Modelling of infectious diseases for providing signal
of epidemics: a measles case study in Bangladesh.




Abstract: 
The detection of unusual patterns in the occurrence of diseases is
an important challenge to health workers interested in early
identification of epidemics. The objective of this study was to provide
an early signal of infectious disease epidemics by analyzing the disease
dynamics. A twostage monitoring system was applied, which consists of
univariate BoxJenkins model or autoregressive integrated moving average
model and subsequent tracking signals from several statistical
processcontrol charts. The analyses were illustrated on January
2000August 2009 national measles data reported monthly to the Expanded
Programme on Immunization (EPI) in Bangladesh. The results of this
empirical study revealed that the most adequate model for the
occurrences of measles in Bangladesh was the seasonal autoregressive
integrated moving average [(3, 1, 0) (0, 1, 1).sub.12] model, and the
statistical processcontrol charts detected no measles epidemics during
September 2007August 2009. The twostage monitoring system performed
well to capture the measles dynamics in Bangladesh without detection of
an epidemic because of high measlesvaccination coverage. Key words: Communicable diseases; Disease models; Disease outbreaks; Seasonal autoregressive integrated moving average model; Statistical processcontrol charts; Bangladesh 


Article Type:  Case study 
Subject: 
Measles
(Diagnosis) Measles (Case studies) Communicable diseases (Diagnosis) Communicable diseases (Case studies) Epidemics (Causes of) Epidemics (Prevention) Epidemics (Bangladesh) 
Authors: 
Sharmin, Sifat Rayhan, Israt 
Pub Date:  12/01/2011 
Publication:  Name: Journal of Health Population and Nutrition Publisher: International Centre for Diarrhoeal Disease Research Bangladesh Audience: Academic Format: Magazine/Journal Subject: Health Copyright: COPYRIGHT 2011 International Centre for Diarrhoeal Disease Research Bangladesh ISSN: 16060997 
Issue:  Date: Dec, 2011 Source Volume: 29 Source Issue: 6 
Geographic:  Geographic Scope: Bangladesh Geographic Code: 9BANG Bangladesh 
Accession Number:  280004939 
Full Text:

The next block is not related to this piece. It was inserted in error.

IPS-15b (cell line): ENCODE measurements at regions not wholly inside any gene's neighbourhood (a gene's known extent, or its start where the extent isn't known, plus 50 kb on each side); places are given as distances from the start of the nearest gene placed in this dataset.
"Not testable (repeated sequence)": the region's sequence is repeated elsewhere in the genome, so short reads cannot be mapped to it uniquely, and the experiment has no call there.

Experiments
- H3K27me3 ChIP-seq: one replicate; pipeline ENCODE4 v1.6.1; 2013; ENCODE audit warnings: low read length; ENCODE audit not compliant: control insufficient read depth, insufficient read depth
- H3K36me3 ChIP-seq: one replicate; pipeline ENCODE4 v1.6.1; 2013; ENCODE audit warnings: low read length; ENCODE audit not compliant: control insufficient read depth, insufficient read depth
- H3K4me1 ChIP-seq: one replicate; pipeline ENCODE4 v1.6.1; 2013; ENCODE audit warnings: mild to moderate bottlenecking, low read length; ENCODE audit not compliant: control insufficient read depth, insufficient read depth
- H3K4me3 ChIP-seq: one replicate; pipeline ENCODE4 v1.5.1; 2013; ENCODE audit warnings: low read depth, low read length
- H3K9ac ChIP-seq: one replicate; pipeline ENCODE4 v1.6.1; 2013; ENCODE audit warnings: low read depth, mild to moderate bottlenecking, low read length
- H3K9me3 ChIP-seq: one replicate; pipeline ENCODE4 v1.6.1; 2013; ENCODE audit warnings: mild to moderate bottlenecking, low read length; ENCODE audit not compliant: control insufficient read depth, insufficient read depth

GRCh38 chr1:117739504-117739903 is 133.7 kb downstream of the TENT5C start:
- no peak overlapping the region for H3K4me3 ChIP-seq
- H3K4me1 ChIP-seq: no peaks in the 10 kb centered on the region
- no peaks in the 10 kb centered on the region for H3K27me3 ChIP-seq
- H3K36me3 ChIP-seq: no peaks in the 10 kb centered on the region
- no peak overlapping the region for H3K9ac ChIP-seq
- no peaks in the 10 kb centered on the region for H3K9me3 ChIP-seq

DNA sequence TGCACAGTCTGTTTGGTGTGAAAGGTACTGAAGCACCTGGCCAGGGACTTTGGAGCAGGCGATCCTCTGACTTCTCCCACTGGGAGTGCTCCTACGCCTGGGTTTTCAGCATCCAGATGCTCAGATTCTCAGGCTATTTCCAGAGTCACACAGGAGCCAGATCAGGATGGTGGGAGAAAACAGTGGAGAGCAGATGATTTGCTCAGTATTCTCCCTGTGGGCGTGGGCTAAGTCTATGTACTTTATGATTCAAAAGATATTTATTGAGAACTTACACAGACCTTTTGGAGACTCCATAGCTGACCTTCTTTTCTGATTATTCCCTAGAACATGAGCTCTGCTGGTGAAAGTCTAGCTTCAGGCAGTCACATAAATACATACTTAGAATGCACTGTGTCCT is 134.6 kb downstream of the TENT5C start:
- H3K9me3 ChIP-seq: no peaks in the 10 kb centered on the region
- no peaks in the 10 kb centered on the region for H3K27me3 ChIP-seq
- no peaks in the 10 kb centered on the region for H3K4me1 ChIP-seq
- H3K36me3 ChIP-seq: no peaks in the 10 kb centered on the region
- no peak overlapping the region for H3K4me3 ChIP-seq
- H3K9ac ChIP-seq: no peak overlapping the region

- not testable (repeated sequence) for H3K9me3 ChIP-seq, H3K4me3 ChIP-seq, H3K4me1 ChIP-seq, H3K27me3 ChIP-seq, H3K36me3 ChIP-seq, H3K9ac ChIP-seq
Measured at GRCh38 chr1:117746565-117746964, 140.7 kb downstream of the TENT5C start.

INTRODUCTION Infectious diseases are a major cause of misery, sickness, and death in humans and animals worldwide. Control and prevention are, therefore, an important task from both a humane and an economic point of view. Aberrations in usual distribution of an incidence of disease may provide an early signal of an epidemic of a disease in time or space. An early identification of epidemics of infectious diseases is an important first step towards implementing effective interventions and reducing the resulting mortality and morbidity in human populations. Thus, the detection of unusual patterns in the occurrence of diseases is an important challenge to publichealth surveillance. Dynamic modelling of infectious diseases has contributed greatly to this end (1). Surveillance data are usually used for such a modelling purpose, although surveillance by notification has a problem to underestimate true case numbers. Undernotification leads to an underestimation of the burden of disease and hinders the implementation of appropriate prevention and control strategies. BoxJenkins or autoregressive integrated moving average (ARIMA) modelling is such a technique which enables the dependency structure embedded in infectious disease timeseries data to be modelled and has potential research applications in studies of the disease dynamics (2). Statistical process control (SPC) is another branch of statistics that combines rigorous time series analysis methods with graphical presentation of data, often yielding insights into the data more quickly and in a way more understandable to lay decisionmakers. Understanding the characteristics of the control charts can lead to timely detection of changes in the levels of disease series and subsequent timely publichealth actions to decrease unnecessary morbidity and mortality (3,4). Trottier et al. tried to characterize the basic statistical dynamics of childhood infectious diseases to obtain a better understanding of different disease patterns and explored the possibility of classifying the infections by their corresponding time series structure using the ARIMA modelling approach (5). Williamson and Hudson successfully identified and fitted the seasonal autoregressive integrated moving average (SARIMA) model for hepatitis A, hepatitis B, hepatitis nonAnonB, legionellosis, malaria, meningococcal infections, and tuberculosis (6). Helfenstein was the first to show that the ARIMA models can be used for forecasting and detecting the relationships between different disease series (7). A few authors have, however, used BoxJenkins modelling to forecast the mortality incidence of pneumonia and influenza in the United States (8,9) or infectious diseases in Canada (10). VanBrackle and Williamson demonstrated how the monitoring system with several control charts detects spike, step, and trend changes of varying sizes in the disease series (11). This study employed a twostage monitoring system based on the successful integration of (a) detection of aberrations in the occurrence of diseases from the historical pattern and (b) providing signal of the epidemics using the ARIMA model and SPC charts. To show the applicability and effectiveness of this monitoring system in practical application, we conducted an illustration for detecting the epidemic situations of measles in Bangladesh. aged less than five years. According to the World Health Organization, in Bangladesh alone, 20,000 children die every year due to measles, i.e. 54 children die every day (12). In 2002, measles accounted for 3% of the disabilityadjusted lifeyears lost among the top 10 causes of death in Bangladesh (13). The Government of Bangladesh has prioritized universal immunization of children against this vaccinepreventable disease. According to the Bangladesh Demographic and Health Survey (BDHS) 2007, about 83% of children have received measles vaccine (14). This is an increase from 76% in the BDHS 2004 (15) and 71% in the BDHS 2000 (16). Despite the high vaccination coverage, global immunization experts warn of resurgence in measlesassociated deaths if vaccination efforts are not sustained. MATERIALS AND METHODS Analyses were performed on a univariate timeseries of monthly national measles cases during January 2000August 2009 in Bangladesh; the data were obtained from the EPI. The BoxJenkins ARIMA modelling strategy was employed in the first stage of this study to find the best fit of measles timeseries data because this technique is designed to properly handle the autocorrelation issues which arise because of the trend, seasonal and cyclical components present in infectious disease data (2). SARIMA is an extension of ARIMA where seasonality is accommodated with seasonal differencing. A time series {[x.sub.t]} is a SARIMA (p, d, q) [(P,D,Q).sub.S] process with period S if d and D are nonnegative integers and if the differenced series [Y.sub.t] = (1B) [(1[B.sup.s]).sub.D] [x.sub.t] is a stationary ARMA process defined by the expression: [PHI](B)[THETA]([B.sup.s])[Y.sub.t] = [THETA](B)[THETA]([B.sup.s])[e.sub.t] where B is the backshift operator, and [e.sub.t] is a sequence of normally and identically distributed random shocks with mean zero and constant variance. The parameter p and P represent the nonseasonal and seasonal autoregressive polynomial order respectively, and the parameter q and Q represent the nonseasonal and seasonal moving average polynomial order respectively. The parameter d represents the order of normal differencing, and the parameter D represents the order of seasonal differencing. The modelling procedure begins by choosing an appropriate ARIMA model through the extensive model identification and selection steps, which is done with the help of the autocorrelation and partial autocorrelation functions. Parameters of the selected model are then estimated using maximum likelihood estimation. Finally, residuals of the estimated model are examined in the diagnostic checking stage by performing a LjungBox test or plotting autocorrelation and partial autocorrelation of the residuals. While this model has the advantage of accurate forecasting over short periods, it also has the limitation that at least 50, preferably 100, observations or more should be used (17). In the second stage of this study, the following three types of SPC charts were used for tracking the signal of epidemics: (a) Shewhart, (b) moving average, and (c) exponentiallyweighted moving average (EWMA). The Shewhart control chart is a graphical and analytical tool for deciding whether a process is in a state of statistical control. It detects large deviations (1.5 to 2.0 standard deviations or greater) from the previous stable pattern very quickly but is not effective in detecting smaller shifts. This chart considers only the lastplotted individual point, thus ignoring information about the process in previous observations. The moving average (MA) control chart uses the MA of observations of the process as the control statistic and is more effective than the Shewhart chart in detecting small process shifts in the level of the process. For the MA control chart, the MA of span m, the average of the last m points, is plotted rather than the individual point. The EWMA is a weighted average of observations; it is less sensitive to the assumption of normality and, therefore, provides more flexibility in its application to monitoring problems. It combines historical data to give less weight to data as they get older and is more sensitive in detecting small shifts in a process since they use information from a long sequence of samples. The upper and lower control limit (UCL and LCL) lines of the three charts display the range of expected variations in their summary statistics. Points above the UCL or below the LCL lines are outofcontrol points while points inside the UCL and LCL are incontrol points (18). All analyses were performed using the EViews (version 5), SAS/[QC.sup.R] (version 9.0) and MATLAB (version 7.0.0.19920(R14)) software packages. RESULTS The analyses started by applying the BoxJenkins modelling strategy for the identification, estimation, diagnostic checking, and forecasting of the univariate timeseries data on monthly measles cases in Bangladesh. The historical data were divided into two periods: one for model estimation and one for forecasting, model evaluation, and testing. The data of the January 2000August 2007 period were used for constructing a SARIMA model and those of the September 2007August 2009 period were then used for validating the model. [FIGURE 1 OMITTED] The measles cases exhibited periodicity of length 12. That is why, the first differencing of order 1 and 12 was performed to achieve stationarity (Fig. 1 depicts the first differences of order 1 and 12). The sample autocorrelation and partial autocorrelation functions (ACF and PACF) in Figure 1 allowed one to identify an appropriate SARMA form to model the stationary series. Indeed, the decaying PACF after lag 3 suggested an autoregressive (AR) component of order 3. Also, the ACF indicated that a seasonal MA component of order 1 would be appropriate since a sole significant spike at lag 12 was detected. Thus, a SARIMA (3, 1, 0) [(0, 1, 1).sub.12] model was suggested as appropriate for the univariate measles timeseries data in Bangladesh. The residual ACF (Fig. 2) of the estimated SARIMA (3, 1, 0) [(0, 1, 1).sub.12] model exhibited no specific pattern and only one significant spike. It was, therefore, concluded that the series of the residuals behaves like white noise and that the model fitted best to the data. The plot of the observed versus fitted values (Fig. 3) indicates that the model provided an excellent fit to the data. The SARIMA (3, 1, 0) (0, 1, 1)12 model was then used for forecasting monthly measles cases for the next 36 months: September 2007August 2010. The onemonthahead, rolling forecasts for each of the 36 months were calculated, which closely mirrors the observed values available for the first 24 months: September 2007August 2009 (Fig. 4). Thus, on the basis of insample and outofsample forecasts, we concluded that the model had sufficient predictive power, and the findings are well in line with those of other studies (610). [FIGURE 2 OMITTED] [FIGURE 3 OMITTED] The three SPC chartsShewhart and MA (with span of size 2) and EWMA executed to monitor and identify aberrations in the forecast errors for the last 24 months (September 2007August 2009) are shown in Figure 57. None of the three charts detected any significantly high values for the 24month measles forecasted data, implying that there was no significant deviation from the forecasted or expected values of measles counts for those 24 months. DISCUSSION This study was an attempt to detect aberrations in the occurrence of infectious diseases from the historical pattern using the BoxJenkins modelling approach and then using the SPC charts as an aid to the detection of epidemics so that efficient interventions can be taken to prevent further cases and to get the disease under control. BoxJenkins modelling, also called the autoregressive integrated moving average model, can be used for making decision in disease surveillance, prediction, and risk management as suggested by previous studies. In the first part of this study, the BoxJenkins modelling approach was used. The empirical results suggest the SARIMA (3, 1, 0) [(0, 1, 1).sub.12] model as the best and accurate one, which successfully identified the pattern of the measles dynamics in Bangladesh. Our findings are well in line with those of other studies (610). The first suggestion to apply the BoxJenkins method to incidence data for infectious diseases was given by Armitage (19). Choi and Thacker also declared that the BoxJenkins method provides a better forecast than the traditional method for case notifications of infectious diseases (8,9). [FIGURE 4 OMITTED] [FIGURE 5 OMITTED] One of the strengths of our study was to employ several SPC charts to detect aberrations in the occurrence of disease from the historical pattern and, thus, to provide an early signal of epidemics. The control charts applied to the residuals of onestepahead forecasts based on the BoxJenkins models of reported cases of measles exhibited no irregular behaviour. This finding pointed out the fact that no significant change in the trend of the occurrence of measles in Bangladesh had taken place during the prediction period (September 2007August 2009). Benneyan et al. illustrated how the control charts might be able to detect statistically significant signals from the patterns in data more quickly than with traditional statistical methods (20). [FIGURE 6 OMITTED] To help manage a disease, it is important to discover the likely outcome of an epidemic, and this modelling approach can provide timely signalling of the onset of measles epidemics in Bangladesh by notifying statistically significant departures in the occurrence of measles from what is expected based on its historical incidence. Thus, the monitoring system, which was a combination or blend of forecasting strategies with specific control charts, can be used for understanding the behaviour of diseases over time and can help health programme planners to implement effective interventions to reduce the occurrences of disease and to cut down the resulting mortality and morbidity among the people. [FIGURE 7 OMITTED] REFERENCES (1.) Anderson RM, May RM. Infectious diseases of humans: dynamics and control. Oxford: Oxford University Press, 1991. 757 p. (2.) Becker NG. Analysis of infectious disease data. London: Chapman and Hall, 1989. 224 p. (3.) Woodall WH. 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Statistical process control as a tool for research and healthcare improvement. Qual Saf Health Care 2003;12: 45864. Sifat Sharmin and Israt Rayhan Institute of Statistical Research and Training, University of Dhaka, Ramna, Dhaka 1000, Bangladesh Correspondence and reprint requests should be addressed to (present address): Ms Sifat Sharmin Dr. Stan D'Souza Fellow Social and Behavioural Sciences Unit Public Health Sciences Division icddr,b GPO Box 128, Dhaka 1000 Bangladesh Email: sifat_isrt@yahoo.com